Davis, now 48, worked for Shimkus for 16 years.
Rep. Rodney Davis talks about a picture of himself, fellow Illinois Rep. John Shimkus and former Vice President Dan Quayle, taken when Davis worked in Shimkus’ office. (Tom Williams/CQ Roll Call)
Davis, now 48, worked for Shimkus for 16 years.
Rep. John Shimkus, R-Ill., leaves Speaker of the House Paul Ryan's holiday-bedecked office in the Capitol on Tuesday. (Bill Clark/CQ Roll Call)
We’re all over Capitol Hill and its surrounding haunts looking for good stories. And some of the best ones are those that we come across while reporting the big ones.
There is life beyond legislating, and this is the place for those stories. We look for them, but we don’t find them all. We want to know what you see, too.
Congressional staffers practice their softball game on the National Mall in April 2009. (Bill Clark/CQ Roll Call file photo)
The National Park Service has pitched a curveball to congressional aides who use the National Mall for recreational sports.
The park service held meetings last week with leagues from across the city — including the House softball league — informing them that it planned to permanently close access on the Mall, from Third Street to 17th Street, to “organized sports.”
Chairman Kevin Brady, R-Texas, places books of the current tax code on the dais, during a House Ways and Means Committee markup of the Republicans’ tax reform plan titled the Tax Cuts and Jobs Act, in Longworth Building on Monday. (Tom Williams/CQ Roll Call)
Millions of taxpayers, not to mention seemingly all of K Street’s lobbyists, are focused this week on the work of a man precious few outside the Beltway have ever heard of — but who’s among the most powerful people at the Capitol at the moment.
Perhaps expecting Kevin Brady to be a household name is asking too much of the typical American household, where two out of three people can’t name their own member of Congress.
Rep. John Shimkus, R-Ill., holds up bunny ear fingers behind a a technician testing the microphones before the start of the House Energy and Commerce Committee hearing on Thursday. (Bill Clark/Roll Call)
The House was the only chamber in session this week in Washington. The lawmakers headed out of town Thursday for their own recess. The Senate returns next week.
The congressional football team played a game against Capitol police officers this week while D.C. leaders christened a new wharf in town.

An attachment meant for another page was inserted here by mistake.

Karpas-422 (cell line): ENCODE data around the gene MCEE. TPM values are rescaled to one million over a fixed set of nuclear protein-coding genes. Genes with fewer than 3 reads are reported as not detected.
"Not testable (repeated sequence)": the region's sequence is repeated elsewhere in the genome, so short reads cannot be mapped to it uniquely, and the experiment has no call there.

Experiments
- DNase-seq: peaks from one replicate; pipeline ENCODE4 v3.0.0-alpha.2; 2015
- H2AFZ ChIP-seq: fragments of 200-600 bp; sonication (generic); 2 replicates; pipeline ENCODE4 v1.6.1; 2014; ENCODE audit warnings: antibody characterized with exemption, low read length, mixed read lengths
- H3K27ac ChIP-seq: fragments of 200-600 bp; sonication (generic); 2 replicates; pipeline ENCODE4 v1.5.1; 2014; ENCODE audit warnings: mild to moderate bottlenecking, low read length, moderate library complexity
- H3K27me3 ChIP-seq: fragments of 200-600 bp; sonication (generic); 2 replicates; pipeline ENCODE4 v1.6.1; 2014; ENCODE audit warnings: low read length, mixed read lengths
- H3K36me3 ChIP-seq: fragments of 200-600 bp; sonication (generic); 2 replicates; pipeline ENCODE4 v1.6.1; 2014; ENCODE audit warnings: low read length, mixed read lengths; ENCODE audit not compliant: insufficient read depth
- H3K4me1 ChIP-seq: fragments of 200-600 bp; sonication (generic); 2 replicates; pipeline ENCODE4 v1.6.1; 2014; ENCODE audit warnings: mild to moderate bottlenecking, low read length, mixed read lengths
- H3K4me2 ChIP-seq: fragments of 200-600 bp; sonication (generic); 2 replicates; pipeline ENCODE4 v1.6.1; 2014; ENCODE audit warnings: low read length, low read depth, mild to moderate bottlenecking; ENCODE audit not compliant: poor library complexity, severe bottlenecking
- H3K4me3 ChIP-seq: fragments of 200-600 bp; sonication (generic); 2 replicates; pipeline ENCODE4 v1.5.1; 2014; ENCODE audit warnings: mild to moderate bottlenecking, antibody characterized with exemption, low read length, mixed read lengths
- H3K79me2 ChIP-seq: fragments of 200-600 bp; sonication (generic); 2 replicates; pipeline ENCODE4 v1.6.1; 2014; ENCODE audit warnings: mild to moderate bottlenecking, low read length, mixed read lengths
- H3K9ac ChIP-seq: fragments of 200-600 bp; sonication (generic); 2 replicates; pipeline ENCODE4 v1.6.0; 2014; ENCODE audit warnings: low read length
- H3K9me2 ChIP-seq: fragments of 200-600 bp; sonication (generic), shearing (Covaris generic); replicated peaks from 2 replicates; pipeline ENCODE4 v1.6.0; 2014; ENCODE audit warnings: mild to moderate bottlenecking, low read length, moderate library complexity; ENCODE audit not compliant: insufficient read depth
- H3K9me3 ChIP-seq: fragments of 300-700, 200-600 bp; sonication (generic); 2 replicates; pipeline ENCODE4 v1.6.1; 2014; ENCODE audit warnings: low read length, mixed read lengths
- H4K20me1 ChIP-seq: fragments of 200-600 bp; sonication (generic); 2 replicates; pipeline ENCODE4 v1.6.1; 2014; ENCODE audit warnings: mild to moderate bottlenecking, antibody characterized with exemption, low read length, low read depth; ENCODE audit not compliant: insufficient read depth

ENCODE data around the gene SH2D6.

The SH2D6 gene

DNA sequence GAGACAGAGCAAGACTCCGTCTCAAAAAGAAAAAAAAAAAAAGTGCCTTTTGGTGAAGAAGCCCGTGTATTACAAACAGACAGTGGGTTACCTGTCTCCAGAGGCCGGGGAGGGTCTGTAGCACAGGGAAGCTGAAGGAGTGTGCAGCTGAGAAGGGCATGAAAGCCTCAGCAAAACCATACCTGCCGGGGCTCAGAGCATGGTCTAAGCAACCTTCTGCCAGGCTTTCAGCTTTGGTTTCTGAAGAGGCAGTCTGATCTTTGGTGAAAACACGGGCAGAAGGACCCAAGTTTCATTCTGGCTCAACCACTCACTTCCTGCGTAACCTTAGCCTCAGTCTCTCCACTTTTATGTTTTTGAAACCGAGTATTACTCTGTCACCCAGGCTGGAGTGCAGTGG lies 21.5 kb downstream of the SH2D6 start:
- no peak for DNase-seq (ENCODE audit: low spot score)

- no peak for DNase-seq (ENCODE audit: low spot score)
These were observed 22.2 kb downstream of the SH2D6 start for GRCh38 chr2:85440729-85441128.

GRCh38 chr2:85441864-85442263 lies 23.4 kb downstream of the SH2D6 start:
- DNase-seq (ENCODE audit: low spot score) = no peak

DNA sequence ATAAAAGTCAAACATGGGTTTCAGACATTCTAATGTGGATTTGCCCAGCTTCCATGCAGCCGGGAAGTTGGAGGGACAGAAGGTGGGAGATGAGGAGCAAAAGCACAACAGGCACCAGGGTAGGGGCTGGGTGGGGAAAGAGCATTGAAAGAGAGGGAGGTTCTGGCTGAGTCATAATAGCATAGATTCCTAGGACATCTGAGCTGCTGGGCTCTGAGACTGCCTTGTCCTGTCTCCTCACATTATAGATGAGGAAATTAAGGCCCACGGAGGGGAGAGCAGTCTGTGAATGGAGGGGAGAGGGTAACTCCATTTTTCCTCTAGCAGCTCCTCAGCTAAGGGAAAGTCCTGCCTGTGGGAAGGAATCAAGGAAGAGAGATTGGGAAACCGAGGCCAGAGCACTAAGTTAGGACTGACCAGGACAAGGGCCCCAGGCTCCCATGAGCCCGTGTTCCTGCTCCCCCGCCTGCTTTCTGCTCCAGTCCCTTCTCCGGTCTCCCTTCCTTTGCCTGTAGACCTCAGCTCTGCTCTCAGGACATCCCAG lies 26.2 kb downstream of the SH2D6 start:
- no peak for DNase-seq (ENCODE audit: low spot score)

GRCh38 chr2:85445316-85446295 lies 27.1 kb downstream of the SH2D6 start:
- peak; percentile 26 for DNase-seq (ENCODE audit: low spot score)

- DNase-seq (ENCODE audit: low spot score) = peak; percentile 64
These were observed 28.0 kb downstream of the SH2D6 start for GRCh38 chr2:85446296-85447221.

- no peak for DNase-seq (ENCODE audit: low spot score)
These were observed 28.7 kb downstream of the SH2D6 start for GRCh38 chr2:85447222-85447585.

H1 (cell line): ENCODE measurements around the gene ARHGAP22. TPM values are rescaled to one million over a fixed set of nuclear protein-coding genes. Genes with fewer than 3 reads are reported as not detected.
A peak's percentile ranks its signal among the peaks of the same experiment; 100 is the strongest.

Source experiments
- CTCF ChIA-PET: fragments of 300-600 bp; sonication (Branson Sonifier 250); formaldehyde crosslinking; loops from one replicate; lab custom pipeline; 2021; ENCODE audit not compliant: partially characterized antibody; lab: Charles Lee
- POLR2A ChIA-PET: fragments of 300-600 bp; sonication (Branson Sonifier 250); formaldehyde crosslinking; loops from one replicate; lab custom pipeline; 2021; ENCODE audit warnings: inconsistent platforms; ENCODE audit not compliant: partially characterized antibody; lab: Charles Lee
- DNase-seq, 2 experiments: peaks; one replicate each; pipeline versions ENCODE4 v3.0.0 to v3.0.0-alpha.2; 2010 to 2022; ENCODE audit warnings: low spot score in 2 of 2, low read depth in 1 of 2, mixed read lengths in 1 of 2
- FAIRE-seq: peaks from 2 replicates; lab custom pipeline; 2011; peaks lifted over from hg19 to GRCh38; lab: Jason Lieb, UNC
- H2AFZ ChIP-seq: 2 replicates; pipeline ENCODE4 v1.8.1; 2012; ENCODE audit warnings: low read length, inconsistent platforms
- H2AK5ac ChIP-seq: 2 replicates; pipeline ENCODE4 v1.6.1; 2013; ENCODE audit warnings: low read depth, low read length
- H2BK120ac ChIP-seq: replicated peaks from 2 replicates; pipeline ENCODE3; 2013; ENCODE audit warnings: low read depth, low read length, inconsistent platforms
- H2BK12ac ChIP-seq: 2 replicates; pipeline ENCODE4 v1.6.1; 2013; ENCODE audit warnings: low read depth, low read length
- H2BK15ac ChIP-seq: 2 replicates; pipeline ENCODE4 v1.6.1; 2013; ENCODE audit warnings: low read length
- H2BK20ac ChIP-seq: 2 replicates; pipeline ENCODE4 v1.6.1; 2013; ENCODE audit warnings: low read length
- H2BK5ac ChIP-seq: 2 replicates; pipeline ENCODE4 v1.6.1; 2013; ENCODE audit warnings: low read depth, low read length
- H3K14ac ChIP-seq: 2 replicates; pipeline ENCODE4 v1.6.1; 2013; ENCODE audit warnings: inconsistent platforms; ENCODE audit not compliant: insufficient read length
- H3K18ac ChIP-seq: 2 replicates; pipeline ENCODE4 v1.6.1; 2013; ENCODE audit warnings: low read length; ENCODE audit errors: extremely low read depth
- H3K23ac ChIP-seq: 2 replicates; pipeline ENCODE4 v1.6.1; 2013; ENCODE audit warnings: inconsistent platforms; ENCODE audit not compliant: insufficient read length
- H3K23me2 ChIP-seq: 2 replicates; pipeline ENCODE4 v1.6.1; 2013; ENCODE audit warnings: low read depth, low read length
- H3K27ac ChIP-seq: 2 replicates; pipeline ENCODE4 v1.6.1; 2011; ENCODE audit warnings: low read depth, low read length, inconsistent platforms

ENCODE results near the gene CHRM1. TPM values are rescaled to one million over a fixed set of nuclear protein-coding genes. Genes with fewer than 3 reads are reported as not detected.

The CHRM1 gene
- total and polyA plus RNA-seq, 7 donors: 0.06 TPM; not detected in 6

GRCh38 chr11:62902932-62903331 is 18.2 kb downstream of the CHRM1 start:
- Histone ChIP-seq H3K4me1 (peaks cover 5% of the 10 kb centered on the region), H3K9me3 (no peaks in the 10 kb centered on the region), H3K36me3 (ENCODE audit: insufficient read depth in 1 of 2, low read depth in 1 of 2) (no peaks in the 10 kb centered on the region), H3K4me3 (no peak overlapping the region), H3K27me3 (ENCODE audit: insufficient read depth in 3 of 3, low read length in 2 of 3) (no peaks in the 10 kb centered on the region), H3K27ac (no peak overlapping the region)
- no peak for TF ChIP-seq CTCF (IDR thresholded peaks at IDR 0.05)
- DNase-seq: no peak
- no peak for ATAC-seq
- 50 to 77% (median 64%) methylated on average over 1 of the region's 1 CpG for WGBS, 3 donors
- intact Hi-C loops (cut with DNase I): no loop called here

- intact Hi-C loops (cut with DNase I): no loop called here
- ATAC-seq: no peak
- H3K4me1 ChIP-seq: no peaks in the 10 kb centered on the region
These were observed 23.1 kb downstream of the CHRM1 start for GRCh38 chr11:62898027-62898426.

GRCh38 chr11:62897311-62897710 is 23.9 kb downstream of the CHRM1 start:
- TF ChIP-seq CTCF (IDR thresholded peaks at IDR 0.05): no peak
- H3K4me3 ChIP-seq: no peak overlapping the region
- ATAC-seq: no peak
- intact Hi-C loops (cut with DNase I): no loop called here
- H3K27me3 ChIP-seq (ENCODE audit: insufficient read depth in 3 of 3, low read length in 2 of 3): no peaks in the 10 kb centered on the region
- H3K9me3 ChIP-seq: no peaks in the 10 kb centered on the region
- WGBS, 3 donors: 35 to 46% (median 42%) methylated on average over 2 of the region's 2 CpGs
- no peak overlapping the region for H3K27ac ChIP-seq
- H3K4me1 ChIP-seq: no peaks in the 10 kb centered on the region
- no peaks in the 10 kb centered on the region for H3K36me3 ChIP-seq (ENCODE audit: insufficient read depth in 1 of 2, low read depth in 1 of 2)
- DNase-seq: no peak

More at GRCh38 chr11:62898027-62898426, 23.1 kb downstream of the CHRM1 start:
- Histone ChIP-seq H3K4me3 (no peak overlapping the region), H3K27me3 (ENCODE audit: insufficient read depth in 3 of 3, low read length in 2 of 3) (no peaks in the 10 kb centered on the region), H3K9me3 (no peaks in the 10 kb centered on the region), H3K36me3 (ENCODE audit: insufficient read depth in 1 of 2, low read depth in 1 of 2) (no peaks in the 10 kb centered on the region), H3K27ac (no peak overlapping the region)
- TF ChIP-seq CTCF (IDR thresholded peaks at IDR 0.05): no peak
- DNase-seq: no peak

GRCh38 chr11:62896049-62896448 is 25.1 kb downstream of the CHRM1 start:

Washington’s Maria Cantwell, left, and Lisa Murkowski of Alaska are eager to advance their bipartisan energy bill. (Al Drago/CQ Roll Call)
With lawmakers returning to kick off the fall working session, energy and environment policies won’t be high on their to-do list, but their champions aim to fill any floor schedule gaps with measures that could provide some legislative accomplishments.
Here are five priorities they will push this fall:
Rep. John Shimkus said the legislation was a needed change to the previous administration's ozone pollution standards. (Bill Clark/CQ Roll Call File Photo)
The House on Tuesday passed, 229-199, a bill to delay the compliance date for Obama-era ground level ozone standards.
The measure (HR 806) now heads to the Senate, where its fortunes do not appear as clear after Senate Democrats expressed strong opposition to similar language appearing in legislation before the Environment and Public Works Committee.
Louisiana Democratic Rep. Cedric L. Richmond pitches during the 56th annual Roll Call Congressional Baseball Game at Nationals Park in Washington on Thursday. (Bill Clark/CQ Roll Call)
When the usually lighthearted run-up to the annual Roll Call Congressional Baseball Game was marred by a horrific shooting at the Republican practice session last week, Capitol Hill came together for an emotional night of bipartisanship and baseball. But one thing it did not do was make the players go easy on one another.
“I did tell [Republican manager Texas Rep. Joe L. Barton] that I love him before the game, and I love him after the game, but during the game, we’re going to play to win,” Pennsylvania Rep. Mike Doyle, the Democratic manager, quipped at a pre-game press conference. With the coveted Roll Call Trophy on the line, that was exactly what they did, defeating the Republican squad, 11-2. Despite the lopsided score, though, there were standout individual performances on both sides.
Steve Scalise fans waves signs before the start of the annual Congressional Baseball Game at Nationals Park in Washington on Thursday, June 15, 2017. (Bill Clark/CQ Roll Call)
When winning Democratic manager Rep. Mike Doyle gave the Congressional Baseball Game trophy to his counterpart, Rep. Joe L. Barton, to put in Rep. Steve Scalise’s office while he is recovering, it summed up the feeling of the evening.
“It’s so awesome to show everyone that we actually get along and I want that to be the message that everyone takes away tonight,” Illinois Rep. Rodney Davis said after the game.
During player introductions, Texas Rep. Roger Williams shakes hands with California Rep. Nanette Barragán as, from right, Reps. Mike Doyle of Pennsylvania, Joe L. Barton of Texas and Pete Aguilar of California look on during the Congressional Baseball Game in Nationals Park on Thursday. (Bill Clark/CQ Roll Call)
Updated June 19, 2017, 1:58 p.m. | The final moments of the 56th annual Roll Call Congressional Baseball Game at Nationals Park on Thursday perfectly demonstrated the event’s purpose — finding unity amid heated competition.
Though the Democrats overwhelmingly beat the Republicans 11-2, that final score was eclipsed during the trophy presentation at the end of the night.